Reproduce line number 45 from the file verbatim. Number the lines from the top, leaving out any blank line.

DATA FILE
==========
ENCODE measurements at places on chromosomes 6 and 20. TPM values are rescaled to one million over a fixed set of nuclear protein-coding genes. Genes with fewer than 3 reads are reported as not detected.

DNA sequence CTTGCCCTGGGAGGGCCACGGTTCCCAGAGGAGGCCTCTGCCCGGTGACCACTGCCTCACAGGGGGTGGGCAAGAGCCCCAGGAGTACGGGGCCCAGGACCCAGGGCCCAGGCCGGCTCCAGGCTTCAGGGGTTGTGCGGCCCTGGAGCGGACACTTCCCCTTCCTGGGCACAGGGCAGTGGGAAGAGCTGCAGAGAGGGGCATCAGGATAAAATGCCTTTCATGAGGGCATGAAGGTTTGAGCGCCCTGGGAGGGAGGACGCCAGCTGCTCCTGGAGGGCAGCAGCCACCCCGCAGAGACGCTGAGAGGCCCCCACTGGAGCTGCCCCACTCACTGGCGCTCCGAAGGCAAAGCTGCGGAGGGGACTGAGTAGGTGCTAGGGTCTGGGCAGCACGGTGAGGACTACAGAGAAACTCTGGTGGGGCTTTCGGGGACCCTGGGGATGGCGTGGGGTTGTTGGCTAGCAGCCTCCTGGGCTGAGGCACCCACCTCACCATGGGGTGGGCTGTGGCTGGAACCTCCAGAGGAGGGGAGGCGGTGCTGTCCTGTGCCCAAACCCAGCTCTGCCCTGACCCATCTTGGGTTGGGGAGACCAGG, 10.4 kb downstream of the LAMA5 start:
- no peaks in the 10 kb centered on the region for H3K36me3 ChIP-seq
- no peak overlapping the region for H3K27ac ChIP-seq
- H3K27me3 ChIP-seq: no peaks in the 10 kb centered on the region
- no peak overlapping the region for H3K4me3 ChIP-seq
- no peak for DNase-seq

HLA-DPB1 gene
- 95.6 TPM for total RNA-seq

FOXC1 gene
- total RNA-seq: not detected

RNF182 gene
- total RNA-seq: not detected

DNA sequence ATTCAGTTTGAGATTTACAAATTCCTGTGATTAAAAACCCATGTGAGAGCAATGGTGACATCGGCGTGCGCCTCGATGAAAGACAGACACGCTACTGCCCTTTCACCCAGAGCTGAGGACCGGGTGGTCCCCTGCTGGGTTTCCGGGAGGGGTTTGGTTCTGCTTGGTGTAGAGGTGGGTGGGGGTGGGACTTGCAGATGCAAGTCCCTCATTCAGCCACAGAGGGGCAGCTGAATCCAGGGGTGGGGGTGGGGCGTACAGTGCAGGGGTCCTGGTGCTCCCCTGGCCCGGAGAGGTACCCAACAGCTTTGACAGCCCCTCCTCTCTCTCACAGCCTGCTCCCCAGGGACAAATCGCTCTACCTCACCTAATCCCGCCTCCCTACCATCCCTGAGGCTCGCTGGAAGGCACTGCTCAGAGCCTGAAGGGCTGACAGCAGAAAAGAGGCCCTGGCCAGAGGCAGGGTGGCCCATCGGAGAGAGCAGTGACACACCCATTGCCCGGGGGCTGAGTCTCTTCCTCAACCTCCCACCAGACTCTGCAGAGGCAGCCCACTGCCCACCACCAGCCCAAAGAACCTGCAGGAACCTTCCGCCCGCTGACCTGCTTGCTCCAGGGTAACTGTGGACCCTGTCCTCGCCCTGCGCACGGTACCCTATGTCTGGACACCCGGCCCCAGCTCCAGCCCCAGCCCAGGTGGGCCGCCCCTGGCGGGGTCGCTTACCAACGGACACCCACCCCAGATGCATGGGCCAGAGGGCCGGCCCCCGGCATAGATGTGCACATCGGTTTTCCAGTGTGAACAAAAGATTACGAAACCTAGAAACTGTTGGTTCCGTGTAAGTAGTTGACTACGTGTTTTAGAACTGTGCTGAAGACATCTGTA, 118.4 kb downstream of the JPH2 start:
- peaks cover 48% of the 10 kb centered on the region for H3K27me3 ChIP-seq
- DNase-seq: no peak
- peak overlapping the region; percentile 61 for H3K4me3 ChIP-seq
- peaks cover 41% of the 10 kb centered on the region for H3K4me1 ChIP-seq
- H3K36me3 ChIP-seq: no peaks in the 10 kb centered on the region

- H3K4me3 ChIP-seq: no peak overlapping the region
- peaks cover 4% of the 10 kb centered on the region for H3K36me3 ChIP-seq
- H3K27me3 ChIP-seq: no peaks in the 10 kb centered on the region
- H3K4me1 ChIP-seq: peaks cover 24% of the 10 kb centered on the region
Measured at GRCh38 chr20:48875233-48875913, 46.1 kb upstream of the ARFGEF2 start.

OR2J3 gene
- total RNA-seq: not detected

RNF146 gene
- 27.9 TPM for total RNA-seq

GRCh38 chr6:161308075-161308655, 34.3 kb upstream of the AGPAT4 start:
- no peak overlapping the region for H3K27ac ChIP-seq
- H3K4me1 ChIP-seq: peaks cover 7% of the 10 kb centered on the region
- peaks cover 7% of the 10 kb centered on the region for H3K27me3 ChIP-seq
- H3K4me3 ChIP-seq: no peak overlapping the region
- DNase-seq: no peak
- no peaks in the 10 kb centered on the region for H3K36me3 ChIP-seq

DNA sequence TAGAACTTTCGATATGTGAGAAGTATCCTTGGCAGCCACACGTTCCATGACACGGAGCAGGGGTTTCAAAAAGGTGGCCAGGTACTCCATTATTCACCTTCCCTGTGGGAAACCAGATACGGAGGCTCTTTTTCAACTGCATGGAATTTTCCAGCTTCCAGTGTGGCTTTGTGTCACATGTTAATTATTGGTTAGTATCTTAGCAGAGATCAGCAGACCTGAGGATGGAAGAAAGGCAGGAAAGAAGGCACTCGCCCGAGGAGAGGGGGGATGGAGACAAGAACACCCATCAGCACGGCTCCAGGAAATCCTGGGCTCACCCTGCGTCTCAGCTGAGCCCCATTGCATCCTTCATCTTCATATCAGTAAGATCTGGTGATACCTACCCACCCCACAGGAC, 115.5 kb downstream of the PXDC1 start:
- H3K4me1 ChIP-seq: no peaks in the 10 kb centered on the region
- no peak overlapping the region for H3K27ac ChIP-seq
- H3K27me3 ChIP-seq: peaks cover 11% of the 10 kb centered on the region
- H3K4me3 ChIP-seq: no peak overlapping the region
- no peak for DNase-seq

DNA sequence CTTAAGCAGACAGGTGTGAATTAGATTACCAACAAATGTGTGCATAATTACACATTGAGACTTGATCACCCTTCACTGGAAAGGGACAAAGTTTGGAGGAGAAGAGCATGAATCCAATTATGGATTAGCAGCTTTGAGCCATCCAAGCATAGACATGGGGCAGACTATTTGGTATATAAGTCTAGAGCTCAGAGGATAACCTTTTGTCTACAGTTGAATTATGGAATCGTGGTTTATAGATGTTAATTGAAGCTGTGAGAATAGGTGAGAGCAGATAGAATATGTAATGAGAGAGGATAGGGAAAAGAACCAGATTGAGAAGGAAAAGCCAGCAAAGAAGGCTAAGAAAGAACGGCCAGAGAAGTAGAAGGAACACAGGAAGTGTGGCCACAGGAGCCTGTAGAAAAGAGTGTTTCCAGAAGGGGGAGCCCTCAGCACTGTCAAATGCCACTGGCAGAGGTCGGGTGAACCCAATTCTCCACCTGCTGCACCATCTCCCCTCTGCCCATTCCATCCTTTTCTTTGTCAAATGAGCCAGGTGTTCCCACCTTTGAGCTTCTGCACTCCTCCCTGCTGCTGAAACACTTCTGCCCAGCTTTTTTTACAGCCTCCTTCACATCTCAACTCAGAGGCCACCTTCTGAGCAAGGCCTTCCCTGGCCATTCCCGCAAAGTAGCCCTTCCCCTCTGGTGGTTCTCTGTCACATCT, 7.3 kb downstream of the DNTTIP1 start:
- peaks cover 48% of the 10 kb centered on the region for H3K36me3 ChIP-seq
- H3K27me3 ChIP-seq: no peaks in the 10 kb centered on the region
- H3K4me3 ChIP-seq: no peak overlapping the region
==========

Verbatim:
- H3K4me3 ChIP-seq: no peak overlapping the region